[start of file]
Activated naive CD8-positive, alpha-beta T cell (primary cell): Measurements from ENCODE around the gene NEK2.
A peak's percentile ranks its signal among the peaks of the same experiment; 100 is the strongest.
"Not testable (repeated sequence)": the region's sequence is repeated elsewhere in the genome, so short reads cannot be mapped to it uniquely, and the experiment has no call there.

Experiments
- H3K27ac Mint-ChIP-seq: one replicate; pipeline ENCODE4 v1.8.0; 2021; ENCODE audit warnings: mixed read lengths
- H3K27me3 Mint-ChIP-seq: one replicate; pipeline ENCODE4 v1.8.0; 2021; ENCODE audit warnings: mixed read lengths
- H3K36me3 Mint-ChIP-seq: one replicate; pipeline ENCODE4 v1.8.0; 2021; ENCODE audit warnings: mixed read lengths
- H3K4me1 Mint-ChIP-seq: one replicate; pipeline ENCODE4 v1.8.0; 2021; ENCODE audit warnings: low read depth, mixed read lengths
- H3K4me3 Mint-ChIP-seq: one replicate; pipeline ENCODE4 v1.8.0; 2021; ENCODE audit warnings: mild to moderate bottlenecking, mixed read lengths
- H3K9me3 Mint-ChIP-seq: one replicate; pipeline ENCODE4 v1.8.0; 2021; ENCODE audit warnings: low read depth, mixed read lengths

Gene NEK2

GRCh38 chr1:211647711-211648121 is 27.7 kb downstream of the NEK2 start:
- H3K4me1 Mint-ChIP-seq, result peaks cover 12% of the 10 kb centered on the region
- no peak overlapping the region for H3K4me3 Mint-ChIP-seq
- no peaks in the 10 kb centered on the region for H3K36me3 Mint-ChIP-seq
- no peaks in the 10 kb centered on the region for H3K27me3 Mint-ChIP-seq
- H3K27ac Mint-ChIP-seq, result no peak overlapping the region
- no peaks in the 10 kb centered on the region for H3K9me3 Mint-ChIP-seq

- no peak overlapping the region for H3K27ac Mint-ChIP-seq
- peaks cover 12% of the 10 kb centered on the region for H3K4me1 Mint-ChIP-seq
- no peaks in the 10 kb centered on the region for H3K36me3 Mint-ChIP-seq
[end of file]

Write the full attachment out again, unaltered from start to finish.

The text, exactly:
Activated naive CD8-positive, alpha-beta T cell (primary cell): Measurements from ENCODE around the gene NEK2.
A peak's percentile ranks its signal among the peaks of the same experiment; 100 is the strongest.
"Not testable (repeated sequence)": the region's sequence is repeated elsewhere in the genome, so short reads cannot be mapped to it uniquely, and the experiment has no call there.

Experiments
- H3K27ac Mint-ChIP-seq: one replicate; pipeline ENCODE4 v1.8.0; 2021; ENCODE audit warnings: mixed read lengths
- H3K27me3 Mint-ChIP-seq: one replicate; pipeline ENCODE4 v1.8.0; 2021; ENCODE audit warnings: mixed read lengths
- H3K36me3 Mint-ChIP-seq: one replicate; pipeline ENCODE4 v1.8.0; 2021; ENCODE audit warnings: mixed read lengths
- H3K4me1 Mint-ChIP-seq: one replicate; pipeline ENCODE4 v1.8.0; 2021; ENCODE audit warnings: low read depth, mixed read lengths
- H3K4me3 Mint-ChIP-seq: one replicate; pipeline ENCODE4 v1.8.0; 2021; ENCODE audit warnings: mild to moderate bottlenecking, mixed read lengths
- H3K9me3 Mint-ChIP-seq: one replicate; pipeline ENCODE4 v1.8.0; 2021; ENCODE audit warnings: low read depth, mixed read lengths

Gene NEK2

GRCh38 chr1:211647711-211648121 is 27.7 kb downstream of the NEK2 start:
- H3K4me1 Mint-ChIP-seq, result peaks cover 12% of the 10 kb centered on the region
- no peak overlapping the region for H3K4me3 Mint-ChIP-seq
- no peaks in the 10 kb centered on the region for H3K36me3 Mint-ChIP-seq
- no peaks in the 10 kb centered on the region for H3K27me3 Mint-ChIP-seq
- H3K27ac Mint-ChIP-seq, result no peak overlapping the region
- no peaks in the 10 kb centered on the region for H3K9me3 Mint-ChIP-seq

- no peak overlapping the region for H3K27ac Mint-ChIP-seq
- peaks cover 12% of the 10 kb centered on the region for H3K4me1 Mint-ChIP-seq
- no peaks in the 10 kb centered on the region for H3K36me3 Mint-ChIP-seq